Insurance industry allows disruptive technology to flourish

  • Posted on January 14, 2016

Disruptive TechnologyNow that the holiday spending frenzy is over and credit cards are beginning to cool to the touch, I’d like to wind the clock back to the days shortly before there was Amazon, eBay and PayPal. Remember when buying products on the Internet meant going to a web site, locating a phone number and calling a friendly customer service representative who would happily write up your order?

Wow, technology has come a long way.  Today I pay my bills, transfer funds, order gifts and do just about everything else from my desktop and mobile devices.  Technology evolved and solved the problems making it possible for on-line sales to surpass brick and mortar sales this season for the first time ever.  Except that it wasn’t just technology that allowed this to happen….it was a simple, old school insurance policy that unlocked internet commerce.

Back in the day, I was working in Silicon Valley at one of the major credit card companies that was everywhere you wanted to be (except on the nascent Internet).  Smart people saw the potential for the Internet to be more than just a place to share scholarly papers and find out if your favorite chilled beverage was available in the vending machine on the third floor.  The problem though was that few people had much of a sense of adventure when it came to the prospect of getting scammed on a web purchase or getting their credit card number stolen off a computer halfway around the world.  Around this time people started discussing the first wave of crypto-currency schemes and encryption of data in transit and at rest.  These ideas and techniques were meant to make transacting business over the internet secure and trustworthy.  HTTPS arrived on the scene and solved a large part of the problem, but Internet commerce only really started to take off once financial institutions assured users that they would assume the liability if losses were incurred by the purchaser – an insurance policy.  PayPal took the idea of protecting online purchases even further, and as Elon Musk can attest, that turned out to be a pretty good business.

Fast forward to today and witness the next wave of technology disruption about to hit our commercial shores.  The “Internet of Things.”  Simply put, a bunch of clever stuff that can communicate over the Internet.  Not just stuff though, we’re talking about a whole lot of stuff, several thousand times more network entry points even than there are people on earth.  Potentially trillions of things, all jabbering across a global, distributed network vying for attention, and looking for targets.  And looking like targets to the careless, and unscrupulous.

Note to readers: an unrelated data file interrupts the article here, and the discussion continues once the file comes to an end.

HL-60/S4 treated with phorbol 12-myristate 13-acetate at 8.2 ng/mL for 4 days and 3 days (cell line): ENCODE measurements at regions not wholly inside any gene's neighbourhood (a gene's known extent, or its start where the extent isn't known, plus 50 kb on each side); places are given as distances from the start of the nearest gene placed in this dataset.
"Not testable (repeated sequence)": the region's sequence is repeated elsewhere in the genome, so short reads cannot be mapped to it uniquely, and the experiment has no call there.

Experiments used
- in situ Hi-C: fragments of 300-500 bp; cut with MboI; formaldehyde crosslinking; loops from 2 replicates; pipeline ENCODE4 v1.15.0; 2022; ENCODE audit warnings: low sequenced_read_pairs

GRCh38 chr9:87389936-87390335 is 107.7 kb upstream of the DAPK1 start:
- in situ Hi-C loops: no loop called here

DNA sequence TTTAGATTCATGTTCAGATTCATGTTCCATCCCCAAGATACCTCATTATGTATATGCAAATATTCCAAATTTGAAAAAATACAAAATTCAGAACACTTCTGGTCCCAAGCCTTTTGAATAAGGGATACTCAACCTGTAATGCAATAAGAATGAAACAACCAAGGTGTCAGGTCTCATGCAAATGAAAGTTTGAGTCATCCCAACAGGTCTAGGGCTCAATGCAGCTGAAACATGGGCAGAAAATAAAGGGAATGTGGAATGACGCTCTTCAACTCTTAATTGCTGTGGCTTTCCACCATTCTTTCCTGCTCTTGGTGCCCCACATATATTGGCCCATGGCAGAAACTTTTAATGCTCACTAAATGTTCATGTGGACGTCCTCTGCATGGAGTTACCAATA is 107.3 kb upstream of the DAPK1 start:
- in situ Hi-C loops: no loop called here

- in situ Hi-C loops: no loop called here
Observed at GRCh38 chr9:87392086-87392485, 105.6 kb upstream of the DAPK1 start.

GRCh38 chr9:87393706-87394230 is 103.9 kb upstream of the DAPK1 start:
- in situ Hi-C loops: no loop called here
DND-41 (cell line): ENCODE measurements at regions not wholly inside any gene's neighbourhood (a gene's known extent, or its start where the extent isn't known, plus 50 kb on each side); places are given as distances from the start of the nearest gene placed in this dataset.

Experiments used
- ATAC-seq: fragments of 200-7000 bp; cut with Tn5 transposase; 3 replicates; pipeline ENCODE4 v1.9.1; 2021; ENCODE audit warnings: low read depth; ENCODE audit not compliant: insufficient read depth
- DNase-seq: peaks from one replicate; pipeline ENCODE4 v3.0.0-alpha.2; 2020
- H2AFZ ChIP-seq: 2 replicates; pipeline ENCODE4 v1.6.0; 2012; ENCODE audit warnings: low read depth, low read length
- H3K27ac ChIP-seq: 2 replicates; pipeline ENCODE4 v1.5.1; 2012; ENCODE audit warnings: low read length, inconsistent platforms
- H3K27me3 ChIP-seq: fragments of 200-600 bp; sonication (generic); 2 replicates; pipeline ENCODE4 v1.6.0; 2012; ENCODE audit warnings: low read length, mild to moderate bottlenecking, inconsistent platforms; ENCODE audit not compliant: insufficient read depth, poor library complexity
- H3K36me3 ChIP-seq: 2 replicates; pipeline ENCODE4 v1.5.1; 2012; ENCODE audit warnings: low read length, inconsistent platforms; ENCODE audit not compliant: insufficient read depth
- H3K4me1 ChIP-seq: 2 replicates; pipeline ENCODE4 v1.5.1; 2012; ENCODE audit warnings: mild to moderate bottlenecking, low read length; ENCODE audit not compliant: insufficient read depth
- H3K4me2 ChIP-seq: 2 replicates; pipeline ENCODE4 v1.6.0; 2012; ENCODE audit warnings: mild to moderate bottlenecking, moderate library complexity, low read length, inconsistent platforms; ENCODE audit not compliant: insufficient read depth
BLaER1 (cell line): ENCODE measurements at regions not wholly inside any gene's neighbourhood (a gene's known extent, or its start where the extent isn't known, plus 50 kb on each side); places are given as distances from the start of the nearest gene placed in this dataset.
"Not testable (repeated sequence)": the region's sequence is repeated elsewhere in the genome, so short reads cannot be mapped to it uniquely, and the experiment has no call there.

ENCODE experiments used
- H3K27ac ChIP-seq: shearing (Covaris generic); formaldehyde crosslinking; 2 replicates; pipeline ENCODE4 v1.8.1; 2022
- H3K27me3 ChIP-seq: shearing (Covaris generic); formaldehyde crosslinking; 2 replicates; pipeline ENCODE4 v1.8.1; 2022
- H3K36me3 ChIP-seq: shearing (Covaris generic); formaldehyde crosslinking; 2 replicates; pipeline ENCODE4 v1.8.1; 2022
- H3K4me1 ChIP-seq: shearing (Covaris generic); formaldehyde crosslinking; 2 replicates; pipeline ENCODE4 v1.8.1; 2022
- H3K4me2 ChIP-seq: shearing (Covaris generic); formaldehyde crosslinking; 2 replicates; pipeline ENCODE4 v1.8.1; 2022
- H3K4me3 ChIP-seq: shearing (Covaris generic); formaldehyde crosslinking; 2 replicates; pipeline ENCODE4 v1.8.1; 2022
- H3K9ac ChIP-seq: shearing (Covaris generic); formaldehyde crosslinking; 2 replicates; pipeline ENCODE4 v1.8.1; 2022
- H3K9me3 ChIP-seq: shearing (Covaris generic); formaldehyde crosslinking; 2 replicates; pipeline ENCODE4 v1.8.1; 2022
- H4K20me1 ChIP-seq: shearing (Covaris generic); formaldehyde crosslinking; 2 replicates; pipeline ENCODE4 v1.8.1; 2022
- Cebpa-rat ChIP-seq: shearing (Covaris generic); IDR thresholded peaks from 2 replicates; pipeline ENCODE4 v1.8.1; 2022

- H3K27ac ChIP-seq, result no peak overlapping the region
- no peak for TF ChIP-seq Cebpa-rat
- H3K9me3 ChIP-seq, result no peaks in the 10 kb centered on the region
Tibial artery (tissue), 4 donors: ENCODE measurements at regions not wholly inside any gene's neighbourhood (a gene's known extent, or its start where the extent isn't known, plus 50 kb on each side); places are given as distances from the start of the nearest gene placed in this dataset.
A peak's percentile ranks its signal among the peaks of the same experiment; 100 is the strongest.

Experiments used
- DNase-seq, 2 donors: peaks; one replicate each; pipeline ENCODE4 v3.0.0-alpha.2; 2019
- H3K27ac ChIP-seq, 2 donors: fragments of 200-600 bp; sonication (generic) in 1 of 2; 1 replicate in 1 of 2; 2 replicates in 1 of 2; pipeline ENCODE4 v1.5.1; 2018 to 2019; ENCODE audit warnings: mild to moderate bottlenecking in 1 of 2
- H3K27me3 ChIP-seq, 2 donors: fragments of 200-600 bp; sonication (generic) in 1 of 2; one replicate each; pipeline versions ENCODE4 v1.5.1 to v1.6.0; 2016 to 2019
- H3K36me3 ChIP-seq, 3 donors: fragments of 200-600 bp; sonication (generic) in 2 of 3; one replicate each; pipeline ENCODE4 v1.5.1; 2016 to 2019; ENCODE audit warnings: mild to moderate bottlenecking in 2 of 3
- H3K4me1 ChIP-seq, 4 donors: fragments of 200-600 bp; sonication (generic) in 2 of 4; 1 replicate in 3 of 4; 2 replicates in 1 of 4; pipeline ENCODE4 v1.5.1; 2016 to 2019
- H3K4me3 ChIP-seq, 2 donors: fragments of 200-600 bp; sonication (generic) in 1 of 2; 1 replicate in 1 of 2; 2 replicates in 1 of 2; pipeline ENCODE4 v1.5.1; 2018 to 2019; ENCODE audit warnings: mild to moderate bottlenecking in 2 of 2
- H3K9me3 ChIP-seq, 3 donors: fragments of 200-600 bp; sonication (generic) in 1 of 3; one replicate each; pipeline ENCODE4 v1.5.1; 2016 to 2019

Once more we’re seeing concern over trustworthiness as an impediment to broad scale adoption of these systems that utilize massive and varied types of interconnections.  The concern is compounded when devices bridge the virtual and physical worlds such as connected machinery and connected controllers.  Cyber security specialists today start conversations with the assumption that future open systems will be attached relentlessly and breached frequently.  Mitigation, control of damage and restoration of operations are the key points of discussion.  Will technology come to the rescue?  Sure - mostly, but as was the case with commerce 1.0 on the internet, technology will not solve the problem completely.  Exposure and loss will be a cost of operations just as credit card fraud and stolen identities are today.

So what happens during those periods of ebb and flow when the smart bad guys outpace the smart good guys?  How can confidence and stability be maintained when technology alone is insufficient?   It is a safe bet that insurance will once again step up and play a critical role in unlocking the potential of a massively connected world.  The industry has a long history of being a complementary force enabling disruptive technology to flourish; be it sailing ships, automobiles or online shopping.  In the future, it is hard to imagine a world in which smart cars, smart pills and smart dust can fulfill their potential without smart coverage to keep the wheels in motion.

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